If this is in fact the binary choice in front of us, if these are the only two options representing the contrast between anti-liberalism and liberalism, it’s easy to see why your uncle’s gift might be more appealing to a lot of people. Sure, some of us are comfortable with the radical freedom of a bag of LEGOs without instructions. But many of us aren’t creative enough to come up with something as cool as that car would’ve been, or don’t want to put in that much work, or find the idea of such radical autonomy stressful. Or maybe that particular car just is what we wanted all along.

But, as I said, characterizing the choice this way is both misleading about the nature of liberalism, and rhetorically damaging to the liberal’s position. Liberals should stop treating the aunt’s gift as the right one, and look to a third option, instead.

A Third Way

Let’s go back to the LEGOs. You’ve set aside your uncle’s permanently assembled car as not really your ideal, but you also either can’t think of anything to build with your aunt’s pile of bricks, or else don’t even know how to begin building what you vaguely have in mind. Then your loving grandmother brings you her own gift. It’s a third set of LEGOs, and the same car, in fact. But she hasn't opened it, hasn’t thrown away the box or the instructions, and seeing that you’ve never built LEGOs before, she sits down with you and helps you work your way through the directions until the model is complete.

At the end, though, as you’re admiring what you’ve built together, she says, “I’m glad you like the car. But you should know that, while we’ve worked on this collaboratively, and with the help of the instructions given to us, and you can, of course, keep it for as long as you like, LEGOs are meant to be played with. If you want to change the car a bit so you like it more, you should. If you want to take it apart and build something new entirely, you can, and you can even find instructions others have written to help you achieve what you have in mind. I’ve given you this car, and it’s yours, but because it’s yours, you have the power to make it yours, or make it new.”

That, I submit, is a better analogy for identity formation in a liberal society. Not the radical self-authorship of starting from nothing, but instead starting from something—given to us by our family, community, contemporary culture, local norms and tastes, etc.—and then, if we want to, revising, evolving, or abandoning it for something new. Further, that “something new” needn’t be entirely of our own creation, without example or guidance, but instead is the product of a vast menu of possibilities we can explore, choose from, and revise to best suit our needs.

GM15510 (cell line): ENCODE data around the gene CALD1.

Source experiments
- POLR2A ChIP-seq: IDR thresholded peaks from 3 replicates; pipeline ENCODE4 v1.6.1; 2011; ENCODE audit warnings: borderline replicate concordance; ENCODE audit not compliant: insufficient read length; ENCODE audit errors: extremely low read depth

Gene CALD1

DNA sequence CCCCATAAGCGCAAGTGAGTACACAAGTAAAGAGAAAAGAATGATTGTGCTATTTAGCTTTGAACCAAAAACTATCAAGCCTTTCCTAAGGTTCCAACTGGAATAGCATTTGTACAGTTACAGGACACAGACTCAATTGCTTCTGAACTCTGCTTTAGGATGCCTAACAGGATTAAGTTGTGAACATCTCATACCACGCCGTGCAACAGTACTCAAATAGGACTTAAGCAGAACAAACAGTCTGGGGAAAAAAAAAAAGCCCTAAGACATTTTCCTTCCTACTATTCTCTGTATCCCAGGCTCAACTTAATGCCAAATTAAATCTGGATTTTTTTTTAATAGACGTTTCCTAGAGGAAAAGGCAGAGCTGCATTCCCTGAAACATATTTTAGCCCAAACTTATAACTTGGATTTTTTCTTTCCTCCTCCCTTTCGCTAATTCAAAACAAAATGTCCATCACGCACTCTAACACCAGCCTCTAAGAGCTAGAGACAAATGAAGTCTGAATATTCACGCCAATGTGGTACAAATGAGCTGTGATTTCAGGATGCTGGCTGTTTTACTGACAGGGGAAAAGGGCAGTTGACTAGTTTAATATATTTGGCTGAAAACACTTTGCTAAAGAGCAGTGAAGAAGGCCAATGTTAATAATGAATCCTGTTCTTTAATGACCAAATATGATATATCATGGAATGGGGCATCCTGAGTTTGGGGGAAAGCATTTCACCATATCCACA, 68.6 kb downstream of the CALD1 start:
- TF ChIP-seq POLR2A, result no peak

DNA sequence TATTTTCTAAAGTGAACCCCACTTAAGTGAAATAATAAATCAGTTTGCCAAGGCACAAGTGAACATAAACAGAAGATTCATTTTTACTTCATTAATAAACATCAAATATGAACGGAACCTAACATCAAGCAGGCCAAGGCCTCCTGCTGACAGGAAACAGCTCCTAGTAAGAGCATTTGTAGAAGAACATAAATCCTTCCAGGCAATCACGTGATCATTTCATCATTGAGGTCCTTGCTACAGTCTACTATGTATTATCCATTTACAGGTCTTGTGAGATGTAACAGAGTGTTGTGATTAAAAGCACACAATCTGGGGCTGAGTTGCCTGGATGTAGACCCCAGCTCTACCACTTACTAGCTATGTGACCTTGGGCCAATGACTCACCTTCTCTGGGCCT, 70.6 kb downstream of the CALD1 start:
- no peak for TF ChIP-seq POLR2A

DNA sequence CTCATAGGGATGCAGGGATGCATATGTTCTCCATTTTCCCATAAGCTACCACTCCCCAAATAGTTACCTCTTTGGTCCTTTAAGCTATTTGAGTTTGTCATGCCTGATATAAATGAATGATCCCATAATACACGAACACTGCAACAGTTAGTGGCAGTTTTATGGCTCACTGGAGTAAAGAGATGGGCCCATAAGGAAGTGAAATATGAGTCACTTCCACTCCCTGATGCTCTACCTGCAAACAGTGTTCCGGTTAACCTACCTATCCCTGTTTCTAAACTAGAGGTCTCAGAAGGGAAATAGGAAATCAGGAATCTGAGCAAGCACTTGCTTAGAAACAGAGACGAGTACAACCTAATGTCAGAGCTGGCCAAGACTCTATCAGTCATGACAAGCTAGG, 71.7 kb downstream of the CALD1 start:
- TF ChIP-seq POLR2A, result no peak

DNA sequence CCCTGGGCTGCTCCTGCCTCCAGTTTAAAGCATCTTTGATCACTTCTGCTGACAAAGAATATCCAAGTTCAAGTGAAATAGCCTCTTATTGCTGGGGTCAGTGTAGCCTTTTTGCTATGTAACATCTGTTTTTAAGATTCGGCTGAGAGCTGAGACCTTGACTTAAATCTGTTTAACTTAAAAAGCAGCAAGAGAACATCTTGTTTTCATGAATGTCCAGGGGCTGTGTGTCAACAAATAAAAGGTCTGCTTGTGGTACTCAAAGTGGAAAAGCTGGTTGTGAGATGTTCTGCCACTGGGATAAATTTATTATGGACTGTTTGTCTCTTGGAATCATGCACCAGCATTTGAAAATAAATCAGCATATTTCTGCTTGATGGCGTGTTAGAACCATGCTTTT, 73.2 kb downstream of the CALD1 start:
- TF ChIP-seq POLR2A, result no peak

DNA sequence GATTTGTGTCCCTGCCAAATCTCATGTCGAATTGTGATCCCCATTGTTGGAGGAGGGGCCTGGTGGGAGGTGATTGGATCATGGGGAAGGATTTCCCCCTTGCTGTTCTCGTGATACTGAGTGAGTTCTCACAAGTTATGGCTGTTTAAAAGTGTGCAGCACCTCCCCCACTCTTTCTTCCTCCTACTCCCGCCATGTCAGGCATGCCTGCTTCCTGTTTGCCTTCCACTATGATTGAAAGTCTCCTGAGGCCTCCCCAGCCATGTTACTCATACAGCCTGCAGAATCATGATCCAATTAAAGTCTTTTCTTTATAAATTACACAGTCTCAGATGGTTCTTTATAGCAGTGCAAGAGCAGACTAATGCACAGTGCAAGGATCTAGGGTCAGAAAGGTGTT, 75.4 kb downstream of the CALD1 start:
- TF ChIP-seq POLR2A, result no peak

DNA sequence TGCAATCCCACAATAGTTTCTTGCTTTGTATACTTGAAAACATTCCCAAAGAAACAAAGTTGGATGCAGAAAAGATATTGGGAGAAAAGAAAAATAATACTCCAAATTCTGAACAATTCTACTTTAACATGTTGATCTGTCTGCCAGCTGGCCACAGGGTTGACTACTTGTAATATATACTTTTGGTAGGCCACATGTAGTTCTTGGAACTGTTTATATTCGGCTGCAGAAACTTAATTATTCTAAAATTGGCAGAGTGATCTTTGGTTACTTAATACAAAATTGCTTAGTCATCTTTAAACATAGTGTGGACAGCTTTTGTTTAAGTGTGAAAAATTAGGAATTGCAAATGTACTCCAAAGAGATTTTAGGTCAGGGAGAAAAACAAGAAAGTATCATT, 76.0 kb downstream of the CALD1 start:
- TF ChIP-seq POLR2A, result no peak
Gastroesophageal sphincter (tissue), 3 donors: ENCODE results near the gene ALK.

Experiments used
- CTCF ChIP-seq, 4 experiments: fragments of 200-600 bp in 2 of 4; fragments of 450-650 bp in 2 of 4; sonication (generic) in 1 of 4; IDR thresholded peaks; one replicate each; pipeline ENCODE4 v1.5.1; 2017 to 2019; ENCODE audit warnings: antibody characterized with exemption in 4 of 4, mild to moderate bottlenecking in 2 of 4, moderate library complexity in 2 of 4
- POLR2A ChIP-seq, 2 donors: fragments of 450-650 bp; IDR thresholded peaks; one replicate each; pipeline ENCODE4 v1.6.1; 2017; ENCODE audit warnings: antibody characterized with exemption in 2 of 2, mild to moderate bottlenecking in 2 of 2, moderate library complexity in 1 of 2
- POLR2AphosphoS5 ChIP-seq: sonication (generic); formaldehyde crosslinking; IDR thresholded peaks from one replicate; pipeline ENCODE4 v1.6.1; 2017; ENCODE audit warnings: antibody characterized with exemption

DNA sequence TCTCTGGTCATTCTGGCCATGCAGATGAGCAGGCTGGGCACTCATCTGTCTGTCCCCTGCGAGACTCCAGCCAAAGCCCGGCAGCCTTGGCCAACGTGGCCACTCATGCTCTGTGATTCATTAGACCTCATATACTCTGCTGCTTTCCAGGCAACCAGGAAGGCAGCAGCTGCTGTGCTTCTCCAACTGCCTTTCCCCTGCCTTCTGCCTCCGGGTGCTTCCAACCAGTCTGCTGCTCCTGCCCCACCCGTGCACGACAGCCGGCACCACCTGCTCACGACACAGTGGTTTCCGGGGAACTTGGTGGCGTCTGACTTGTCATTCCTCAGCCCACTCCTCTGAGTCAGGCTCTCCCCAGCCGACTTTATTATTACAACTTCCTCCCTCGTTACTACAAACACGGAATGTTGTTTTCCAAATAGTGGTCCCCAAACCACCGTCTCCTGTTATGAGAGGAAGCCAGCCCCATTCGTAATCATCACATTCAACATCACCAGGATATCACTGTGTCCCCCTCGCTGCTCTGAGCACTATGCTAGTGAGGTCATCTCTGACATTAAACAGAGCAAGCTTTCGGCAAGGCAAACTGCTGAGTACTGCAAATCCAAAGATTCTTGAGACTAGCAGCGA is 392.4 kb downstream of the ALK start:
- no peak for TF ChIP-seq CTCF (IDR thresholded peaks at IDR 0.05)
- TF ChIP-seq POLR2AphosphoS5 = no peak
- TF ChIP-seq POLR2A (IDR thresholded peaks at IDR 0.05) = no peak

Identity as a Default

This isn’t anywhere near as scary as the initial binary makes liberalism seem. Liberal societies don’t mean atomized individuals kicked out to sea at birth to find their own way with a ship they first build themselves. Liberal societies give us robust and meaningful sources of identity, and start us off situated within them. You're born into a family, and the members of that family have their own identities, reinforced by where they live, whether they belong to a church and what kind, the types of work they do, the culture—or cultures, or subcultures—they enjoy and participate in, and so on.

Thus we get part of what the anti-liberal wants: to be told, “This is who you are, and this is where you belong.” What we don’t get is the other piece the anti-liberal demands: to be told, “And this is always who you’ll be, and this is always where you’ll be, and if you try to change that, or if anyone encourages you to change that, we’ll have men with guns put them in their place, and keep you in yours.” 

The identities handed to us, initially, in liberalism aren’t enforced and permanent inevitabilities, but instead defaults. But liberalism also provides a fantastic variety of such defaults, and we can move between them to find the ones most fulfilling to us. Our own default, the identity we're born into, is the LEGO car after we’ve built it with our liberal grandmother: an example of how it works, and maybe we one we want to stick with, for the foreseeable future or maybe forever, but one we can shape or set aside once we learn more about who we are, what makes us happy, and who we ultimately want to be.